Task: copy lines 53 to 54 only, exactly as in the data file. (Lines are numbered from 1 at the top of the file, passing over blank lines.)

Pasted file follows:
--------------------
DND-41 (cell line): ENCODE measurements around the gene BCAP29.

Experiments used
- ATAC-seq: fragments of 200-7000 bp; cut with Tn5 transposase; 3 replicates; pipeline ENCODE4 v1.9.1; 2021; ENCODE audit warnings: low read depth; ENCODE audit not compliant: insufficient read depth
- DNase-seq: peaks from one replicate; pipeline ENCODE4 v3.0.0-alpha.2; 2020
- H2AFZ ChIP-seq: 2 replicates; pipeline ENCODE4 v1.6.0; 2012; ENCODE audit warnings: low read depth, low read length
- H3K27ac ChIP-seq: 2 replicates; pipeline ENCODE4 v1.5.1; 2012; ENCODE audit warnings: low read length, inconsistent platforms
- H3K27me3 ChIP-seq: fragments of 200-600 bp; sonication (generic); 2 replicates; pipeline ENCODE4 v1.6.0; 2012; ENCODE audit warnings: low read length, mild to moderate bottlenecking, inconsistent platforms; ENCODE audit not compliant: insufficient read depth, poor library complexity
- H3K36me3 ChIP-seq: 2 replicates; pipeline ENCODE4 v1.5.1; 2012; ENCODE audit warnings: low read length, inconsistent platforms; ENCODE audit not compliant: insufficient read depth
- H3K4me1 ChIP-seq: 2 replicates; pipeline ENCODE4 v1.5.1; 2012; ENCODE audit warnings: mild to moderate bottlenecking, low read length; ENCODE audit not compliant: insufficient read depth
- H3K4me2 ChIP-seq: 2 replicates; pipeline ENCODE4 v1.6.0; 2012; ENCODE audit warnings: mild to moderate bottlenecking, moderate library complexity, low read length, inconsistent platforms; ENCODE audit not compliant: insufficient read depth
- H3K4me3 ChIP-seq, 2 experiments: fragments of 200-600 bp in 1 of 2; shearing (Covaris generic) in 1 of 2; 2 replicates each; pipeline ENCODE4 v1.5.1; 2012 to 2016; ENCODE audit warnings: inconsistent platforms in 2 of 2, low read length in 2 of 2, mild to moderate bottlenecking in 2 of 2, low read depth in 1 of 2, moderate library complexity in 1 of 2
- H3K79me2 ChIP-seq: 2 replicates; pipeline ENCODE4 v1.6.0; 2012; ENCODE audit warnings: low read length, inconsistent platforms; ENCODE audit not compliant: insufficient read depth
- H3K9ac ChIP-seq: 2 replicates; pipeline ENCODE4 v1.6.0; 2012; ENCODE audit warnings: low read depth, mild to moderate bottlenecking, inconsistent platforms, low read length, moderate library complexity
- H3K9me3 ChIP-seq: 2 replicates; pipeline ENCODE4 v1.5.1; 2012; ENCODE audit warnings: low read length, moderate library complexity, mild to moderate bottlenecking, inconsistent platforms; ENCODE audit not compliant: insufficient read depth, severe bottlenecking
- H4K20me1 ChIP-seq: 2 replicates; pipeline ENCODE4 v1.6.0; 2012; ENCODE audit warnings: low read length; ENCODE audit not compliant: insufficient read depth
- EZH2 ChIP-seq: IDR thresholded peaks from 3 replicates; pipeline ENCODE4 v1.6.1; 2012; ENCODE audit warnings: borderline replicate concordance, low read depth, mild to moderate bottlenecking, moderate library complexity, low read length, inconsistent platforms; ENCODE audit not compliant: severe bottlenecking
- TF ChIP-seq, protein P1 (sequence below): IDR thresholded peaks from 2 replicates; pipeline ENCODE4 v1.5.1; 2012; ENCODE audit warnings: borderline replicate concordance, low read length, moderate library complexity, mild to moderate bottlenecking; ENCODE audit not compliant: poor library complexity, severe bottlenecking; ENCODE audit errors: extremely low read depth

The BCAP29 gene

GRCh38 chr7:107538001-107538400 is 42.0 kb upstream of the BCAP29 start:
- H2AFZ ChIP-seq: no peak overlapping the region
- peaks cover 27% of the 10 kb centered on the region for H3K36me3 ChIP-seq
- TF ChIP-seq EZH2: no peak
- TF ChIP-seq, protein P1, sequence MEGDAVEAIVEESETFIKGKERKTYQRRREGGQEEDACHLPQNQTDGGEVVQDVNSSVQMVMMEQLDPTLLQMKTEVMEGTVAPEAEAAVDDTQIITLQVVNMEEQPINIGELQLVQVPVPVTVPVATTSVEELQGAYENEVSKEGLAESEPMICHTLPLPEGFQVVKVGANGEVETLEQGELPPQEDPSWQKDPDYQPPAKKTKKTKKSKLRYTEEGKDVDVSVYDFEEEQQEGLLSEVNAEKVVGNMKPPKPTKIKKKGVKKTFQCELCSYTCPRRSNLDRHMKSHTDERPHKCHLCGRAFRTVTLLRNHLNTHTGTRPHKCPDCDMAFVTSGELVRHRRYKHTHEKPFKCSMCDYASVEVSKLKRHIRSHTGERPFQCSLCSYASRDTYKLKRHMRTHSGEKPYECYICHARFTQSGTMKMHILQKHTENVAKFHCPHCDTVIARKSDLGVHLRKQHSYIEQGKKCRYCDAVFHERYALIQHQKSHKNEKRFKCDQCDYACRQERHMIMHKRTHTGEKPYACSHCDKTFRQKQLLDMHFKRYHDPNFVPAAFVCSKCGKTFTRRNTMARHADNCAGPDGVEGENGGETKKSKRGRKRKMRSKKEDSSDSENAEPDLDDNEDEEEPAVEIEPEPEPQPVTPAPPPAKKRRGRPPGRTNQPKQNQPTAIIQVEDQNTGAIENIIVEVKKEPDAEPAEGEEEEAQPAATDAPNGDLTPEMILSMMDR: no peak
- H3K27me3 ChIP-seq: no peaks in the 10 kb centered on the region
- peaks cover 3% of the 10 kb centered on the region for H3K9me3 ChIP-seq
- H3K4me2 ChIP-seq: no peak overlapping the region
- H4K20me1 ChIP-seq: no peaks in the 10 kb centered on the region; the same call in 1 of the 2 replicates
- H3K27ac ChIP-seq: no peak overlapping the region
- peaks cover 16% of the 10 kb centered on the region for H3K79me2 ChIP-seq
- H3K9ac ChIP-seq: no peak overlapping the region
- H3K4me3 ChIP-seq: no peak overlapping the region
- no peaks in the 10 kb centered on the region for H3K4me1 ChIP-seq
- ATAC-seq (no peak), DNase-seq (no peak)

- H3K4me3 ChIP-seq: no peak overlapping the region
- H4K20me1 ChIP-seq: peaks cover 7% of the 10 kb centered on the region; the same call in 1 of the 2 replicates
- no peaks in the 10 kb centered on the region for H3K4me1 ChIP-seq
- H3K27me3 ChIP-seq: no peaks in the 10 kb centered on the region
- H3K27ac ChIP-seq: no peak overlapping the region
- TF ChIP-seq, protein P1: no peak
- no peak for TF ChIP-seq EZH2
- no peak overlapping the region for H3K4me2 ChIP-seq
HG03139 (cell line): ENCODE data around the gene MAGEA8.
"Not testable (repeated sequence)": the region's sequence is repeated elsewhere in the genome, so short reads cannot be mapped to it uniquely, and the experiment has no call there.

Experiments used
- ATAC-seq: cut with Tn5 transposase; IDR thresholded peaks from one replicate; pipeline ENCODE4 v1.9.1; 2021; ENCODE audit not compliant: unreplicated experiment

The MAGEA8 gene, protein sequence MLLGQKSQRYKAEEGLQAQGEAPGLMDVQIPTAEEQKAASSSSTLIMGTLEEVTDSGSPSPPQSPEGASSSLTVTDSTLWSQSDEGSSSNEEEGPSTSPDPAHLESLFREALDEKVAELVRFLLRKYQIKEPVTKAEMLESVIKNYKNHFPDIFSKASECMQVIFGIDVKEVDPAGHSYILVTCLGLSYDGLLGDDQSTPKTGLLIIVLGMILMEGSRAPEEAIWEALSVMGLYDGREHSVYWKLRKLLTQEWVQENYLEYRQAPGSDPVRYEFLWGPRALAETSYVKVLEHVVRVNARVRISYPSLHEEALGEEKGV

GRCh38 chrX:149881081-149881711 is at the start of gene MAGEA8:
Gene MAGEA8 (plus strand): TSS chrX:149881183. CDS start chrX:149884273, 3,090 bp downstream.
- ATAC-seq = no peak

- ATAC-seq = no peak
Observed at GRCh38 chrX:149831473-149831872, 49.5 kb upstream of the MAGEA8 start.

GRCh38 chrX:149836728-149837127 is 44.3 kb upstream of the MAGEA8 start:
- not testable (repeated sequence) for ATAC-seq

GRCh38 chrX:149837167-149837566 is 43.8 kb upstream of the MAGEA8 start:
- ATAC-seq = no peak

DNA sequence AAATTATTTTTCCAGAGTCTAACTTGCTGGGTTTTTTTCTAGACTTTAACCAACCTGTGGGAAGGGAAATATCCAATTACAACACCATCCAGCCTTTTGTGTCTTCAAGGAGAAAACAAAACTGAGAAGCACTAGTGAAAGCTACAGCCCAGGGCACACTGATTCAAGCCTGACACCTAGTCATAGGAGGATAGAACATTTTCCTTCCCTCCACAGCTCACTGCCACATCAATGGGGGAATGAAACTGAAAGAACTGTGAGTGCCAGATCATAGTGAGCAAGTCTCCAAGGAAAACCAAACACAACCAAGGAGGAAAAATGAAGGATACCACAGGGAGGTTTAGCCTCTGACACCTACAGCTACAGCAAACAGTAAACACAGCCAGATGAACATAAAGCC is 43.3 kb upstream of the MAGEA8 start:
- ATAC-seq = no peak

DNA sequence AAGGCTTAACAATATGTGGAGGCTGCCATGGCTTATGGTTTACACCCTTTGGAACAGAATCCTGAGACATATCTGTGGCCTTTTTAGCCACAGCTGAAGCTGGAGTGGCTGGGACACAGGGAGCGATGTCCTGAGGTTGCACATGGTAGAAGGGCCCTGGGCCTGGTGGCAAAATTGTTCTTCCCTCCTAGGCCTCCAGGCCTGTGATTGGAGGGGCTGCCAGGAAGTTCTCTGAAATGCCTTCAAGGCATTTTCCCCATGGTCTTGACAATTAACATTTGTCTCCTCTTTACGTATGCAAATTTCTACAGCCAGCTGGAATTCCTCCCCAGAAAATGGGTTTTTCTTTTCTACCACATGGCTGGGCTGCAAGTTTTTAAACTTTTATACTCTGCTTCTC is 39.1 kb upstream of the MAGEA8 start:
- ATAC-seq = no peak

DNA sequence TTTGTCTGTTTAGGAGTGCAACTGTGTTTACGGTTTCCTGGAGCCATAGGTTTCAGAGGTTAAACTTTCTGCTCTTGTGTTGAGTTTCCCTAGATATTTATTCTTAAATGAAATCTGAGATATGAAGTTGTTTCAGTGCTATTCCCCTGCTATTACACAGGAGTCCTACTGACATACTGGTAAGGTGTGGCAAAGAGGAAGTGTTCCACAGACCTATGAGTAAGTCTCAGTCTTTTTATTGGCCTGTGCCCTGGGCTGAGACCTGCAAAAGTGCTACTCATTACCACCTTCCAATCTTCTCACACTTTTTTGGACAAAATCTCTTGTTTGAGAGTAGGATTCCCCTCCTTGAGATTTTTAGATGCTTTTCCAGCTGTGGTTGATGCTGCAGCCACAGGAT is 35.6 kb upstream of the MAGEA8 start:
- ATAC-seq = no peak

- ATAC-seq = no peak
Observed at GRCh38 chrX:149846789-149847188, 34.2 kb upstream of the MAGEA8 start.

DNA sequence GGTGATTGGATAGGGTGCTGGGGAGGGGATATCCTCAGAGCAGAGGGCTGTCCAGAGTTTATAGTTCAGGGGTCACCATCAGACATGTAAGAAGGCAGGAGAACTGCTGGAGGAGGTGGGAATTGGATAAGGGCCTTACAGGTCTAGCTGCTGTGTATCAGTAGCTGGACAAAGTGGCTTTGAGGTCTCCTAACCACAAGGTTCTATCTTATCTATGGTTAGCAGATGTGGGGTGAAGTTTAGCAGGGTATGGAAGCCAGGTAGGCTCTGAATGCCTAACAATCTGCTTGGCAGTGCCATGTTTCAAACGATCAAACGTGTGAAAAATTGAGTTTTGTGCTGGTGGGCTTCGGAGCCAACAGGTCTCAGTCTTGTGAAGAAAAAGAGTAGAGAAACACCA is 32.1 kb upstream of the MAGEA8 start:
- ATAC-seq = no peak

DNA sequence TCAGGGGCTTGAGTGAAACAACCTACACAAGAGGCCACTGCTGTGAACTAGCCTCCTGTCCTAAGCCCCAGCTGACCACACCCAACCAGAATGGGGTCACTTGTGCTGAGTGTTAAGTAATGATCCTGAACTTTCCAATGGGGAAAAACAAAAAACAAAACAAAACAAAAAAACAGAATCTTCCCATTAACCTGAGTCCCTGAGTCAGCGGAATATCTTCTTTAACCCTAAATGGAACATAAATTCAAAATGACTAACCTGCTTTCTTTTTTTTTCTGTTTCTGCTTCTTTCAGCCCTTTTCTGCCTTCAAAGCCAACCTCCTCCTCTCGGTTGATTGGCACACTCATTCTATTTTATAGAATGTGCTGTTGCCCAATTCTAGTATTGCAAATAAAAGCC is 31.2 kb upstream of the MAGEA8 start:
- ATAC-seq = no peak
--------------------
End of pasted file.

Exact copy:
- not testable (repeated sequence) for ATAC-seq

GRCh38 chrX:149837167-149837566 is 43.8 kb upstream of the MAGEA8 start: